Texas offers numerous different methods of administering an estate, depending on size and complexity of the estate.
What is Probate?
Probate is the court procedure by which a will is proved to be valid or invalid. Creditors of the estate have the opportunity to file claims against the estate and receive payment of those claims. After the administration fees and creditor claims are paid, the assets of the estate are distributed.
Probate of a Will with an Independent Executor
This procedure can be used when a person dies with a valid will appointing someone as “independent executor” to serve “without bond”, and stating that “no other action shall be had in the county court in relation to the settlement of his estate than the probating and recording of his will, and the return of an inventory, appraisement and list of claims of the estate.”
The Will generally has to be offered for probate within four years to receive letters. An executor is usually designated in the Will to fulfill the duties of administering the estate.
Determination of Heirship Proceeding
If the decedent has passed away without leaving a will, it may be necessary for the court to determine who may be a rightful beneficiary. Texas law proscribes how property will be devised in case of intestacy and will depend on the facts of each individual estate.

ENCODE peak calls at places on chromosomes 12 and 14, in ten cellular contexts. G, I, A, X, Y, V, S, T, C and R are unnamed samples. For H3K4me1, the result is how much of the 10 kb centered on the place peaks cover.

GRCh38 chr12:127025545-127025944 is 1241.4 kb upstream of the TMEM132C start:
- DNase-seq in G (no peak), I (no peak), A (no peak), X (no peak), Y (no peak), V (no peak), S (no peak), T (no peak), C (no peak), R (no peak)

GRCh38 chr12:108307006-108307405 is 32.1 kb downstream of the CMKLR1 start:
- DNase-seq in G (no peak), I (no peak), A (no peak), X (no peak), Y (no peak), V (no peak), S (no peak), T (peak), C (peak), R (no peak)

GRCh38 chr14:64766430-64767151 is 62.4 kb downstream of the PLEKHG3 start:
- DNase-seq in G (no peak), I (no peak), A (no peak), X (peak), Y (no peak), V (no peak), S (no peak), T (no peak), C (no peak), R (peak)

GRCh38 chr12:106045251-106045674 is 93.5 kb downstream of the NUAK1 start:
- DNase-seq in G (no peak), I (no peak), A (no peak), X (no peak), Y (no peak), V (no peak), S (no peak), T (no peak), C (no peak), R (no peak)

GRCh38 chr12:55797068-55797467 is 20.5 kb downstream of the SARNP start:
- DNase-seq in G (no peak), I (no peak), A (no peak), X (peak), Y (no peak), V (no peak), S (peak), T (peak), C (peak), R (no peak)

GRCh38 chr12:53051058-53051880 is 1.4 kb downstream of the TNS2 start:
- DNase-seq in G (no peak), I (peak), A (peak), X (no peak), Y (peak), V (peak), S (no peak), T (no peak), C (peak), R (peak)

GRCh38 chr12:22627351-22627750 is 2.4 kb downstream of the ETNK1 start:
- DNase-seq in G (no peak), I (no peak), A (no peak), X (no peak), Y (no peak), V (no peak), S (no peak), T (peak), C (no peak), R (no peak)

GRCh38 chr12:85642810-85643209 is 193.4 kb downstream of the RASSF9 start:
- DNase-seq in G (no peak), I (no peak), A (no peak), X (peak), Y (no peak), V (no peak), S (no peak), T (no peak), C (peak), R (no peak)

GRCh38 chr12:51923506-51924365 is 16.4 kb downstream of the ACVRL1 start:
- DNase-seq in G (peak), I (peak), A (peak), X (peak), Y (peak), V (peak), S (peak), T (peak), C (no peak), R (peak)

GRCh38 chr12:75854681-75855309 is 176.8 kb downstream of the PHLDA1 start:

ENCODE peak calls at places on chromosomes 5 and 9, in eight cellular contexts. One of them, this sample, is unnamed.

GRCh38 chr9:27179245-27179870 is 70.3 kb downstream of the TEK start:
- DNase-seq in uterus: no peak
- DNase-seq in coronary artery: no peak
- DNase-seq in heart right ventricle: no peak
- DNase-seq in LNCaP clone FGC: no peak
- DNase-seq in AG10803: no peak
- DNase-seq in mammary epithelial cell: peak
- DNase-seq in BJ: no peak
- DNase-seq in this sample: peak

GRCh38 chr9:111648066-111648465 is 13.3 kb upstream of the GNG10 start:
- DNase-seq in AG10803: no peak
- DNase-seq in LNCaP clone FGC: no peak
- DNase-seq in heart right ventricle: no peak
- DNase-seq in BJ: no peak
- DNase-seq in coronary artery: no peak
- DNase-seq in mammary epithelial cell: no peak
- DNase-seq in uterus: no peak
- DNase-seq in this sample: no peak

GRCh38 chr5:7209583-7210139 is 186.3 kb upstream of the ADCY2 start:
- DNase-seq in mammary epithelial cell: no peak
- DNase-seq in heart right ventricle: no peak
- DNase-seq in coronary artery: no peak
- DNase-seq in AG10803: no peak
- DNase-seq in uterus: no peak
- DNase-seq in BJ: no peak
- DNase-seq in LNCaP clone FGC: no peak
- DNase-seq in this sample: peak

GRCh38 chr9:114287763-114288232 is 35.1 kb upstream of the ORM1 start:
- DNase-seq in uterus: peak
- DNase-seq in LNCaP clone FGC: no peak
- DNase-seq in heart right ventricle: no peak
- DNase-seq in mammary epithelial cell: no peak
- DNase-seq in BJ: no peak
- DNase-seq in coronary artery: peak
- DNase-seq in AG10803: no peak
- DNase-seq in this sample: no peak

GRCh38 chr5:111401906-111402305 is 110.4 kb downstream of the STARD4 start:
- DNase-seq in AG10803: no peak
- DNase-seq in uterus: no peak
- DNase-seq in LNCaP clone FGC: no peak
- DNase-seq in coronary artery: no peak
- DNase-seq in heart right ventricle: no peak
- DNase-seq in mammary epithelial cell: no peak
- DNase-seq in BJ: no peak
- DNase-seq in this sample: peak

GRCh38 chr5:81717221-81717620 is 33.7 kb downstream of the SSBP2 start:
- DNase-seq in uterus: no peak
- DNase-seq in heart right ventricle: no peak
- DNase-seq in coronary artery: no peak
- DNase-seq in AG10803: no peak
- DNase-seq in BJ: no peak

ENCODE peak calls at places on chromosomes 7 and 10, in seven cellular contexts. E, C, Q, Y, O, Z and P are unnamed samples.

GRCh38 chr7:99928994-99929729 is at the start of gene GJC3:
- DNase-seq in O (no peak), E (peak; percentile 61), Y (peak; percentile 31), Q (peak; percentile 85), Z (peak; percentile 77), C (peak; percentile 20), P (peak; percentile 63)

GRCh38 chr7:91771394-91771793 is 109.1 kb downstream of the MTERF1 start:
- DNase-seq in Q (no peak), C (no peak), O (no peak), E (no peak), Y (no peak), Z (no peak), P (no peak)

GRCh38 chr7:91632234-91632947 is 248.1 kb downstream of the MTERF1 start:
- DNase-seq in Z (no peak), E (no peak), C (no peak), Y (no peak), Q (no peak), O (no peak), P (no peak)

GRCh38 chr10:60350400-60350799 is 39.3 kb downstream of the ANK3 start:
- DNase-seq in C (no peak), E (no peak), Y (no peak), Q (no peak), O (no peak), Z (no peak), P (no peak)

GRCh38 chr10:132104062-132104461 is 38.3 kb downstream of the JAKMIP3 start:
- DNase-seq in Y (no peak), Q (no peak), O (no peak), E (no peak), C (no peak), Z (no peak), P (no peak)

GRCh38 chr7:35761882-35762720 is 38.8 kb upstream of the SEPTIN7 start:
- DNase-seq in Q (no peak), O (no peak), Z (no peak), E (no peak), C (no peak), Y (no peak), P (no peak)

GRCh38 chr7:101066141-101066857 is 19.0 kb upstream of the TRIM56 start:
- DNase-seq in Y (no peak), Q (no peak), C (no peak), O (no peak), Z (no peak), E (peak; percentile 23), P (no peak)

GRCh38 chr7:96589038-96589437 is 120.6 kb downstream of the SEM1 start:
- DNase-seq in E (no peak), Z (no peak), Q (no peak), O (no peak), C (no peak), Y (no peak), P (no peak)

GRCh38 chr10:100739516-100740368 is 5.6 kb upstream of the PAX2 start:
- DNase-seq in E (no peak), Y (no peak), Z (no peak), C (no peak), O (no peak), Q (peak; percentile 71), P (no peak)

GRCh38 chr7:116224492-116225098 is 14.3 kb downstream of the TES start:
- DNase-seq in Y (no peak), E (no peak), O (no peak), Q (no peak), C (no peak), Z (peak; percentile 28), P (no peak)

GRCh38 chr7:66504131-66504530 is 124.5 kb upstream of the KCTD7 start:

A proceeding to determine heirship is used where a person who owns real or personal property in Texas dies without a will, and there has been no administration of the estate. This is a good procedure to clean up land titles where there is nothing else to be done in the estate. It is not suitable where someone must have the authority to collect the assets of the deceased, pay bills and distribute property among the heirs.
The end result of this process is to make the rightful heirs the (joint) owners of the deceased’s property.
Probate of Will as Muniment of Title
Probate of a will as a muniment of title is an abbreviated procedure found in Texas to transfer property left by a will, without going through a more involved probate process. With this procedure, the will is probated, but the court does not appoint an executor or administrator, and there is no administration of the estate. A certified copy of the court’s order with a certified copy of the will attached is simply used as proof of title.
This procedure can be used when a person leaves a will, and leaves no debts which are not secured by real estate. This procedure is not suitable where someone must administer the estate, i.e. to gather assets, pay bills and distribute proceeds to those who inherit.
An advantage of this procedure is that the estate is vested in the beneficiaries in the shortest possible time. A possible disadvantage of this procedure is that if there are corporate securities and similar investments, sometimes out of state transfer agents do not understand this simplified Texas procedure, and we can have difficulty getting them to make the required transfers. If we know in advance that there are corporate securities in the estate, it is probably a good idea not to use this procedure if there is a viable alternative.